In short, no change.  Still waiting for the first clear sign of a winter wave of COVID-19.

Continue reading Post #1297: COVID-19 update to 10/14/2021, no change

Post #1286: COVID-19 update to 10/13/2021, no change

The U.S. is now 47% below the 9/1/2021 peak of daily new COVID-19 cases, and new cases continue to decline at a rate of 11% per week.  Today’s count is 27.5 new cases per 100K per day, down from 28 yesterday.

Data source for this and other graphs of new case counts:  Calculated from The New York Times. (2021). Coronavirus (Covid-19) Data in the United States. Retrieved 10/13/2021, from”  The NY Times U.S. tracking page may be found at

No sign of a winter wave yet.  But today’s weather is newsworthy, and looks like this, per the Washington Post:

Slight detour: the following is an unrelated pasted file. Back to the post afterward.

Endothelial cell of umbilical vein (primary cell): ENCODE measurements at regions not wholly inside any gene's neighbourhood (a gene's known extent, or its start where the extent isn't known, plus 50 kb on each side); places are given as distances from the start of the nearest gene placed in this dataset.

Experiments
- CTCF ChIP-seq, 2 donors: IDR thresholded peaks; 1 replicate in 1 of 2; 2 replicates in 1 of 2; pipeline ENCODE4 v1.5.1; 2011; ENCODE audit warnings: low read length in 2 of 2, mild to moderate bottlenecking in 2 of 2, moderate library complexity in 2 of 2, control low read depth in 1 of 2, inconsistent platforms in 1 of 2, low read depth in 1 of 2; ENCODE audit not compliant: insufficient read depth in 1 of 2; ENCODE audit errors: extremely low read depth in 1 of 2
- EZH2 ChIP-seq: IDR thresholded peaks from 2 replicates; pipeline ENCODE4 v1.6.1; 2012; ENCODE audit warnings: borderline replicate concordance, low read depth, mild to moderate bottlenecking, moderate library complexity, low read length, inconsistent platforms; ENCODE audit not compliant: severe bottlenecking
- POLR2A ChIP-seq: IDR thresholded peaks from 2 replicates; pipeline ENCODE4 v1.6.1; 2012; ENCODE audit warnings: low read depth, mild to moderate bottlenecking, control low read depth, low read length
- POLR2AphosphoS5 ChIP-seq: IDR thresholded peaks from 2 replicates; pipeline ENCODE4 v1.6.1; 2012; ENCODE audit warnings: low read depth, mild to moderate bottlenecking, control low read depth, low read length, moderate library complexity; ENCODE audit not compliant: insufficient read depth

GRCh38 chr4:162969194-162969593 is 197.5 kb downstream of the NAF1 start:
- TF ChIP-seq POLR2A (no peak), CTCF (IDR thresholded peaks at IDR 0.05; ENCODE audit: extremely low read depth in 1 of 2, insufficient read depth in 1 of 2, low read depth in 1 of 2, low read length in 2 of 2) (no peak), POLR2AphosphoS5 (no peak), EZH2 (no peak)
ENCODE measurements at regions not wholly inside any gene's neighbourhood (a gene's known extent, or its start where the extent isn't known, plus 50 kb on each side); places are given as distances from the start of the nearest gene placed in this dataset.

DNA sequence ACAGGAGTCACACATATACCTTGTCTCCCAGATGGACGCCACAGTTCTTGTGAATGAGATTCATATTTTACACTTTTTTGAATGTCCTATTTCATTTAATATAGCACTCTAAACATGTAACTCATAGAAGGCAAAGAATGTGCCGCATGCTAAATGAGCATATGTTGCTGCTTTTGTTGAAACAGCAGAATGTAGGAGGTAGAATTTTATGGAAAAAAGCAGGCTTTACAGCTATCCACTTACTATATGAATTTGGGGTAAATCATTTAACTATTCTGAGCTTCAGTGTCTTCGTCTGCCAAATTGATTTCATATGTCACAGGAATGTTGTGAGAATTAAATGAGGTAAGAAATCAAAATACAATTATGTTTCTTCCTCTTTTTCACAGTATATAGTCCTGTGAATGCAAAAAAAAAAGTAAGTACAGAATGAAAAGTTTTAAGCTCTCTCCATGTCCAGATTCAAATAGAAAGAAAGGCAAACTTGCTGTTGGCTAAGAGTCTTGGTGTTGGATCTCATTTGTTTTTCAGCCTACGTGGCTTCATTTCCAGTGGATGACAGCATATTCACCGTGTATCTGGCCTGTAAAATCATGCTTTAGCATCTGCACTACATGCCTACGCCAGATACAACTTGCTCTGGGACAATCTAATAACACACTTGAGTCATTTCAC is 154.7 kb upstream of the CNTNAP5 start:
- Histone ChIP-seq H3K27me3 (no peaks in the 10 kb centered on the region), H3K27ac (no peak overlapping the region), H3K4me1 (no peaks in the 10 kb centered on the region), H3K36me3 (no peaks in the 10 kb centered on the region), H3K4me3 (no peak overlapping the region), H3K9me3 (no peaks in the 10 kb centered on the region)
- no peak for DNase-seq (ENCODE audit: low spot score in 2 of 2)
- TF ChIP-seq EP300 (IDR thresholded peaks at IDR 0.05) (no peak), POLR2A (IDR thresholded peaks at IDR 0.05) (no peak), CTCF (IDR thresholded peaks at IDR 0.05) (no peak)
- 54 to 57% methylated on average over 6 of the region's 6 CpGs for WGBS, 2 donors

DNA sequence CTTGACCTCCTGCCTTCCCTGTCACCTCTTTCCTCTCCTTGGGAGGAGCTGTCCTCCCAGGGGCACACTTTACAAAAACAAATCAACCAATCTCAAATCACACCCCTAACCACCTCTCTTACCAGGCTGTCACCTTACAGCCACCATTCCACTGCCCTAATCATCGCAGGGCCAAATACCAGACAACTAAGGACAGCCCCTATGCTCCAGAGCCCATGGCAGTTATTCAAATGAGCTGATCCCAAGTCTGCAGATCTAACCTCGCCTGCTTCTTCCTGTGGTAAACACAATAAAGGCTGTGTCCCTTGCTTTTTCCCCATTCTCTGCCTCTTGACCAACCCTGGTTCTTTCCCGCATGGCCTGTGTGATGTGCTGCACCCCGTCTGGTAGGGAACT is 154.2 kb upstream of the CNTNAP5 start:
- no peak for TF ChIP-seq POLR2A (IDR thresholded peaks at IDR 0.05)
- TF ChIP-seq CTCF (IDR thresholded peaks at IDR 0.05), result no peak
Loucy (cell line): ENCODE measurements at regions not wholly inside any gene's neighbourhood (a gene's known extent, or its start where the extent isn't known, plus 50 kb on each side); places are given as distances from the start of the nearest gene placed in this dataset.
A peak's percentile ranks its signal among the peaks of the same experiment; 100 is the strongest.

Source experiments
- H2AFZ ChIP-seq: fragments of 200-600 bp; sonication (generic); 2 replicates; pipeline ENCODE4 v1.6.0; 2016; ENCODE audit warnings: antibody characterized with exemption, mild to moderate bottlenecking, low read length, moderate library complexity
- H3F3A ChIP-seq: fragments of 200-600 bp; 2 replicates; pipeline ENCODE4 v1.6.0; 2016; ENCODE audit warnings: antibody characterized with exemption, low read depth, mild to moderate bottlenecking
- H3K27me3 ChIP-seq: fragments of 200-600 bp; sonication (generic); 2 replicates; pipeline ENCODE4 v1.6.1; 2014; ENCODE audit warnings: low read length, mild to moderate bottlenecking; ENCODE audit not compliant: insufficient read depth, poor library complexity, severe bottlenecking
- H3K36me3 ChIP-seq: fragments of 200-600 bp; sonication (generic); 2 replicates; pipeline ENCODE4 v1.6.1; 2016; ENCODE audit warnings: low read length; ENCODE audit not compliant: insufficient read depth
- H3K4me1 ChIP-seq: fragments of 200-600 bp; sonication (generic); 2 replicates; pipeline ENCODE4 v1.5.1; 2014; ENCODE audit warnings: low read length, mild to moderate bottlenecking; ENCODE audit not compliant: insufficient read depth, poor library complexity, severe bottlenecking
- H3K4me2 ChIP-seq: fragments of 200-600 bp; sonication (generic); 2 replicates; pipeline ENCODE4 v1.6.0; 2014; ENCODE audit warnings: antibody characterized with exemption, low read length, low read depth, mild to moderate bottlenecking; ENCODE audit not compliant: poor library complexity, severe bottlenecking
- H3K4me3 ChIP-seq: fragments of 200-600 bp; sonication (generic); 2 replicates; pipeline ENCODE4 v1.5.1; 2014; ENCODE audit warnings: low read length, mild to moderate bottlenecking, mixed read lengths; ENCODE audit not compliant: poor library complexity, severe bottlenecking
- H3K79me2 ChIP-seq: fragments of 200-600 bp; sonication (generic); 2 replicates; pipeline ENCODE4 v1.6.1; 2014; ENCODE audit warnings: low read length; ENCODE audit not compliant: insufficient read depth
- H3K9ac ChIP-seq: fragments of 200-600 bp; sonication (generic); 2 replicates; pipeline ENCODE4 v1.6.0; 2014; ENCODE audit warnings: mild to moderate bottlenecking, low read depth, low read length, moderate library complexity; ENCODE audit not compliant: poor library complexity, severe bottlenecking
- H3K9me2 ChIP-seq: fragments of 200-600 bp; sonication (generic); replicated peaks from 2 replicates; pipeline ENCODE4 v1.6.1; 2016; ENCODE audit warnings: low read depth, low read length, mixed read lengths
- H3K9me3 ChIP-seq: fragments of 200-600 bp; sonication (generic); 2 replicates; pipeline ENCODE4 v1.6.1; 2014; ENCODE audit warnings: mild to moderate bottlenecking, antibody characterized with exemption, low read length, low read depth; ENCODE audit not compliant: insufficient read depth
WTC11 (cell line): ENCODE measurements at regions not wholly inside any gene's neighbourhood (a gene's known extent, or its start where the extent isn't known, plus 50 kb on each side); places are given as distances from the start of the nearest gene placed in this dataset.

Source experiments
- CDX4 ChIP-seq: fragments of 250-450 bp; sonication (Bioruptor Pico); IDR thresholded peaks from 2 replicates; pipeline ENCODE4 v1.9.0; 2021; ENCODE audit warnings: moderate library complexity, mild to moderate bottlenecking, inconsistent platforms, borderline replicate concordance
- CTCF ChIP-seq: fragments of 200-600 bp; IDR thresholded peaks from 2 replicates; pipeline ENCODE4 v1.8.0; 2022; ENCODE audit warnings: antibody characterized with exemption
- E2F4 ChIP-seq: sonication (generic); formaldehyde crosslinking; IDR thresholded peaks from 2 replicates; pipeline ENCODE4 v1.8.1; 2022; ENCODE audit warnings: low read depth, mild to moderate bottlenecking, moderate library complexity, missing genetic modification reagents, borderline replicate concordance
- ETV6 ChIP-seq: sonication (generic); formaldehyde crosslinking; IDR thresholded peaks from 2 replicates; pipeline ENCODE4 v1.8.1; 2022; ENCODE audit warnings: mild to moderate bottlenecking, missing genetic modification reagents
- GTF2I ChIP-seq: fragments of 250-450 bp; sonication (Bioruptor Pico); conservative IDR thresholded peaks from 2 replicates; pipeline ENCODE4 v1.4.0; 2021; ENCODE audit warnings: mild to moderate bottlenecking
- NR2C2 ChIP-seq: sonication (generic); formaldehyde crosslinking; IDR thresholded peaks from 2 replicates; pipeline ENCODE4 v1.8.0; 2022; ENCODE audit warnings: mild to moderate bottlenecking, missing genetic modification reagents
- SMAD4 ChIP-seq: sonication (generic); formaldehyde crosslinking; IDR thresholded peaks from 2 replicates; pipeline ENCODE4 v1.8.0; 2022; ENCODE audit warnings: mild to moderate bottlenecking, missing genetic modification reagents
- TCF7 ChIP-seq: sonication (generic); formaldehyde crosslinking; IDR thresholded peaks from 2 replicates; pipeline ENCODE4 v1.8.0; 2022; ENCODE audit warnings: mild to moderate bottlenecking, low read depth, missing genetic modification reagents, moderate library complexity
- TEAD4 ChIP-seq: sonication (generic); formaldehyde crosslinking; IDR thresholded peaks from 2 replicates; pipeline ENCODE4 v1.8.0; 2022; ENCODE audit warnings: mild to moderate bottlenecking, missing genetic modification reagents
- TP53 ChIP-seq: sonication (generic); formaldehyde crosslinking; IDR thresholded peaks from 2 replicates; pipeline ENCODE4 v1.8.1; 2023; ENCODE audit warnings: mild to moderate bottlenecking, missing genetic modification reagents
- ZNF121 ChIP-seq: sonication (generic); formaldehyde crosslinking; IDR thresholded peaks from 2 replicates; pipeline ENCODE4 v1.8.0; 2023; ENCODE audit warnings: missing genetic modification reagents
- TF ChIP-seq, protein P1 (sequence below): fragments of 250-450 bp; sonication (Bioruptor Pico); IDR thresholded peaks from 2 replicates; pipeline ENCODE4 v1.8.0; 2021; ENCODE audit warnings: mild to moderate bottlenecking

Source:  Washington Post

Just to pick a town at random, current conditions in Pocatello, ID, imply 25% indoor relative humidity at 68F/20C, for untreated indoor air.  Looks like conditions similar to that prevail across much of the northern Midwest and Mountain areas.


That’s well into the range that should encourage the spread of viral respiratory infections.  So, if we don’t see a significant uptick in cases within two weeks (typical lag between infection and reporting), I’m willing to call it for no winter wave this year.